It was all about keeping the motor running at peak RPMs. Ryan Johansen, the young Blue Jackets center, had started this season with the motor purring just fine, thank you. Actually, he had earned a spot on the team at the start of the season in January because his performance during the brief preseason camp was all about effort and intensity. The motor was well tuned.
But the motor began to sputter a bit several games into the season, 10 to be exact. The coaching staff noticed a drop-off in Johansen’s compete level, and the fourth overall pick in the 2010 draft was abruptly reassigned to Springfield of the AHL after the Blue Jackets’ home loss to the Los Angeles Kings on Feb. 5.
So, what happened? A young player with Johansen’s pedigree and potential doesn’t suddenly forget what it takes to play consistently at the NHL level, right? He knows what to do and how to do it, but there’s a direct connection between the ability to produce at this level and a player’s mindset. For Johansen, it’s all about comfortability and confidence.
“Definitely, the more comfortable I feel out there, and the better I’m playing, obviously your confidence is going to grow,” he said. “And if I’m finding ways to get a puck in the back of the net or even doing the little things in my own zone, maybe block a shot, all that stuff helps, too. I’m just trying to help the team win, and the biggest thing is winning. When the team is winning the confidence goes up, and the guys in the room feel good about each other.
“As long as I’m doing the best I can trying to help the team win, then I should keep growing with my game.”
In his first game back with the team after being recalled from Springfield last week, it was apparent Johansen was playing with confidence. Although the team lost 1-0 to the Chicago Blackhawks on the road, there was a lot to like about the 6-foot-3 native of British Columbia’s game, and the head coach took notice.
“He looked fast; he had a lot of jump,” said Blue Jackets coach Todd Richards. “He had some scoring opportunities and helped create some scoring opportunities. On the power play, he supported the puck well; those are things that we’re looking for from him. But really it’s his battle and his compete level, and I thought he did that against Chicago.”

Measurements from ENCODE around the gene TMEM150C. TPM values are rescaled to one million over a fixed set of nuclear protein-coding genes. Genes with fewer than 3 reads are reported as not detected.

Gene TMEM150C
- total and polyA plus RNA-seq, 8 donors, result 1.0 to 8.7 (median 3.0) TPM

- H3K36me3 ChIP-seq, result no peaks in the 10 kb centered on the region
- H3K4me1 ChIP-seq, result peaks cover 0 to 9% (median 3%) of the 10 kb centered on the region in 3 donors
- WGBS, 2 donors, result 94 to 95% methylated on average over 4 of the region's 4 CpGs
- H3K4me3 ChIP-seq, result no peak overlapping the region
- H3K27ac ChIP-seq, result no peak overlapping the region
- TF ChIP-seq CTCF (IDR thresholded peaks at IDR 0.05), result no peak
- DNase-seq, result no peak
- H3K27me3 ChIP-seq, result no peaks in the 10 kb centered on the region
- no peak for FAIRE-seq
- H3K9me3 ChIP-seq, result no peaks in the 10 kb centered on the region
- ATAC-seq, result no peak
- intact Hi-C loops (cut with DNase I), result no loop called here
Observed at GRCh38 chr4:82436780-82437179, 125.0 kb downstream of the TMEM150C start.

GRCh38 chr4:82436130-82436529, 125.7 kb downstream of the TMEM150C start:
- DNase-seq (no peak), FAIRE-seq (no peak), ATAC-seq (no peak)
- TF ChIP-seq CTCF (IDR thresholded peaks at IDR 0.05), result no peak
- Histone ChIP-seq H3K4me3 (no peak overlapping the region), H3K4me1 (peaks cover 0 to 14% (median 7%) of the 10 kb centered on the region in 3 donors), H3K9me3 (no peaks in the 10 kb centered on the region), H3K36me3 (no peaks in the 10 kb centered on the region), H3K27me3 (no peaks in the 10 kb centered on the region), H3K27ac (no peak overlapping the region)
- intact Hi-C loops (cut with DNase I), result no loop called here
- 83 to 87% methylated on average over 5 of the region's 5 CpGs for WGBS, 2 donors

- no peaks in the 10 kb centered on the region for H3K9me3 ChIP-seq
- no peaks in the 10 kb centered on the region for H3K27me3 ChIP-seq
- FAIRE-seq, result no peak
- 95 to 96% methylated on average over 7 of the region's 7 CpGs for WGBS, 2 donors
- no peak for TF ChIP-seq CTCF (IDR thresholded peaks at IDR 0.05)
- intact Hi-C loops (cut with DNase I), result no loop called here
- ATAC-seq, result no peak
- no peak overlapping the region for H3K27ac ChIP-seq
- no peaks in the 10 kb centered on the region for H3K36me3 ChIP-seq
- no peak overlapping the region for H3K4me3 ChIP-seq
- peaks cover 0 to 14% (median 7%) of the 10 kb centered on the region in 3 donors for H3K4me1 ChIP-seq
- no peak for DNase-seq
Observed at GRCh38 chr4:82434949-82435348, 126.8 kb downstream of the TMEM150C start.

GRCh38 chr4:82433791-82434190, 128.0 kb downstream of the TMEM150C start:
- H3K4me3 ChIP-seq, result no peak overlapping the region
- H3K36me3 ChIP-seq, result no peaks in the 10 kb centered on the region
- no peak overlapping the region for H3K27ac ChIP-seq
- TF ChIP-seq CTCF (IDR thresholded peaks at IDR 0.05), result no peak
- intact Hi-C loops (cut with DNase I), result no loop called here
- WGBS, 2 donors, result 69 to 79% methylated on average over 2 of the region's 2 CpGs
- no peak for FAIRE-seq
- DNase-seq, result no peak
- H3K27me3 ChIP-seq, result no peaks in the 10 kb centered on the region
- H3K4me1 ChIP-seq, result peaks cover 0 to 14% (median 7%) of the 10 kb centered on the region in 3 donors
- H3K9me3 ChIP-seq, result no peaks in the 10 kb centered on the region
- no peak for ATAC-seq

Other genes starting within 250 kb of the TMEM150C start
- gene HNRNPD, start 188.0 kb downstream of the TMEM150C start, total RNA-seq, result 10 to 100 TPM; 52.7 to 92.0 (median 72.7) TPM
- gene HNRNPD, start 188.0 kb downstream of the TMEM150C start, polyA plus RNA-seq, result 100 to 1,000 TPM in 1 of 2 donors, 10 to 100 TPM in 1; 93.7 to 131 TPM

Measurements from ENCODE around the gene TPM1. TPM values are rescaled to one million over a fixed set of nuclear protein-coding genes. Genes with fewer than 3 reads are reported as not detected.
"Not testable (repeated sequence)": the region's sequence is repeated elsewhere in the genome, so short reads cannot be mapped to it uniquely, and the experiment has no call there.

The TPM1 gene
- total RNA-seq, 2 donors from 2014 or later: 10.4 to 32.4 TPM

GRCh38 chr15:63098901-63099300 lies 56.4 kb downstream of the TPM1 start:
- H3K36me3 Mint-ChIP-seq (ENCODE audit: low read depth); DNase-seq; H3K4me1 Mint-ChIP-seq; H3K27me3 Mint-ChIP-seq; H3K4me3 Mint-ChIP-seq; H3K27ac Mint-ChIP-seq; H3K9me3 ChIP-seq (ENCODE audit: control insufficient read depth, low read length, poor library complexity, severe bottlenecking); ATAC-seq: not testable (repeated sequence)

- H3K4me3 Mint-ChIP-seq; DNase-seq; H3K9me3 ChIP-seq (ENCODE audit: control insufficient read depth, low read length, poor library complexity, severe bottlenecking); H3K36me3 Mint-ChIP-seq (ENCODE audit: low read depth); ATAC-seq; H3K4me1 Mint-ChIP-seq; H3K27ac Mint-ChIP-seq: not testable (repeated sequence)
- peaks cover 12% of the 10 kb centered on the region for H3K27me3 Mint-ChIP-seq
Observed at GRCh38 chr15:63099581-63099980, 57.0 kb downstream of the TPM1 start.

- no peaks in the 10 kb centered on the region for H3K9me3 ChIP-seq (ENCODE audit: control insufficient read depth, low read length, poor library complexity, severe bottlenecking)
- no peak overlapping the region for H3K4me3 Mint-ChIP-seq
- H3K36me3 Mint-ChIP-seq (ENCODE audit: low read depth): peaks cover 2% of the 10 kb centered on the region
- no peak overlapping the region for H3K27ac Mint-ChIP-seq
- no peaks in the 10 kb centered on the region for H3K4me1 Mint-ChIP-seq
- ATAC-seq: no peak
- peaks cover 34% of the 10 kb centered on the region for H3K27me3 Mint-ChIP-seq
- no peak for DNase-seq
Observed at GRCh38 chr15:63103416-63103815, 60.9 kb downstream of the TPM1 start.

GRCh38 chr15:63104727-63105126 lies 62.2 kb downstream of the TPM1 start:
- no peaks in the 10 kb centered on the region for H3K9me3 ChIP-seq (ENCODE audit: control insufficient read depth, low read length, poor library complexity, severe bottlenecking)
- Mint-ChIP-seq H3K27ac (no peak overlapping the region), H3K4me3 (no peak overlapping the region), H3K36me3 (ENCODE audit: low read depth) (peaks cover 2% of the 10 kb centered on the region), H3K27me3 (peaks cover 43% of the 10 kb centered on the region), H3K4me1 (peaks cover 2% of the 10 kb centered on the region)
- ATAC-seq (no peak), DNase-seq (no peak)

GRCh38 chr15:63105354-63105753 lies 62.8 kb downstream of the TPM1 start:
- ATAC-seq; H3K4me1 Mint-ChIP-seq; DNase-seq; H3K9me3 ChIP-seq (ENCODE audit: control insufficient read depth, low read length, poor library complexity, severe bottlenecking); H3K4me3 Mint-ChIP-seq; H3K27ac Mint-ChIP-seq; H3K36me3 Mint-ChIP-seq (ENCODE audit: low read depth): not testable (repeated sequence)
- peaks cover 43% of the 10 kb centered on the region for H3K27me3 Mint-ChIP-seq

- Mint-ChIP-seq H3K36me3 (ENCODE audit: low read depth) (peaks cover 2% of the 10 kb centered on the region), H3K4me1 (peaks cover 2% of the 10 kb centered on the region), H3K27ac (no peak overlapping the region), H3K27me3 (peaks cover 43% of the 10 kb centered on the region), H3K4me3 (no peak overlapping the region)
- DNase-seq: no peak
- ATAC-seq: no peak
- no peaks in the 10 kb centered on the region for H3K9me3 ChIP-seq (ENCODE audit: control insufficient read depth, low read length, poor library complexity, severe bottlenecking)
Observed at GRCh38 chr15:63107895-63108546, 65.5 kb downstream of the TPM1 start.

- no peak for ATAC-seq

In other words, Johansen was comfortable and playing with confidence. Part of that, too is playing to his size.
“For sure, that’s important for me,” he said. “I want to be strong down low and take pucks to the net, hang around those dirty areas. My size can definitely be an advantage out there, and it’s an asset to my game, so I should use it as best I can. I feel as though I’m a pretty good skater, too, so if I can take it along the boards against those guys and take it to the net, it’s a strong part of my game when I’m doing that.”
In his second game back with the team, Johansen was stopped by Dallas goaltender Richard Bachman on a breakaway. It would have been a huge goal for the team in its eventual overtime loss to the Stars. And it would have been huge for his overall confidence level.
“Physically you’re just working for those chances, trying to take pucks to the net, and shoot the puck as much as you can and create those scoring chances,” said Johansen, who scored nine goals in his rookie season last year. “And when those chances are there to put the puck in the net, you have to make sure that you bear down and try your best to score, because, as I said, you may not get more than one or two chances to score. The way this league is and as good as the goaltenders are, it’s tough to score.”
He was also a minus-3 in the second game back, so there was a bit of a drop-off in his overall play. Call it part of the development of an excellent young prospect. There will be more stops and starts for him on the path to consistent NHL production, but Johansen is learning what it takes to get there.
With his skill set, he’s been blessed with one fine motor. Now it’s a matter of keeping it revving, game after game.